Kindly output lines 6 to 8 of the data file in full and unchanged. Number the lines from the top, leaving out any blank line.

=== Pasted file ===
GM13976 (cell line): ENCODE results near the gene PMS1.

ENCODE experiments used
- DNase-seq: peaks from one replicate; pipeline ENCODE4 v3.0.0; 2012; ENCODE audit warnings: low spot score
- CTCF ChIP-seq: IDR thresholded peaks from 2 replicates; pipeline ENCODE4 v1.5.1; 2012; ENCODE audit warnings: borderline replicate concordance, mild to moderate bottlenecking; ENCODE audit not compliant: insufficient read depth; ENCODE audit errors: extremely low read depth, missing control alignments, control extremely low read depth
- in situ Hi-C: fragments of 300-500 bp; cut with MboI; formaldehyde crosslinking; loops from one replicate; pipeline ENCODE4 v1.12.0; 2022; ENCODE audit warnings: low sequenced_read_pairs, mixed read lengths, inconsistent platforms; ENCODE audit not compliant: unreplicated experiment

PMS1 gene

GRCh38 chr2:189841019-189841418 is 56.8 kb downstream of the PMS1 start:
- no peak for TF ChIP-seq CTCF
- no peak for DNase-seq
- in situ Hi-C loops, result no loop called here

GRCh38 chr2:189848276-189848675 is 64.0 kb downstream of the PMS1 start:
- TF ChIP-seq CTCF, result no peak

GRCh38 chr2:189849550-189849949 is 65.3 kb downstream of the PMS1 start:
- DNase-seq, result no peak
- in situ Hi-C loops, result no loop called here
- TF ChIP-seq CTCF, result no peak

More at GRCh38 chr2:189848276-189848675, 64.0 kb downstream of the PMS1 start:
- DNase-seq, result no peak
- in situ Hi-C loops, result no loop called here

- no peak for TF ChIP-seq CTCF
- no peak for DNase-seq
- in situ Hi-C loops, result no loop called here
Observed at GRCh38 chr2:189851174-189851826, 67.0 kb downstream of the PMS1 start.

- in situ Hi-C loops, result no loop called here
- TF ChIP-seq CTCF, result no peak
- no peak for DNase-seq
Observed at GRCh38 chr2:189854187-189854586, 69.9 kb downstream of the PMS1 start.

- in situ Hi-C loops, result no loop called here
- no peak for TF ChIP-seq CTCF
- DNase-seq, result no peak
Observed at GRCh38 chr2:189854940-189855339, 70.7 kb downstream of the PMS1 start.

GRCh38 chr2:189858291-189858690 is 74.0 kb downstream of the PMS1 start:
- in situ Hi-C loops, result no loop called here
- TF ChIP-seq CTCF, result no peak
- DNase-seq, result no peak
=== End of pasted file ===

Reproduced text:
PMS1 gene

GRCh38 chr2:189841019-189841418 is 56.8 kb downstream of the PMS1 start:
- no peak for TF ChIP-seq CTCF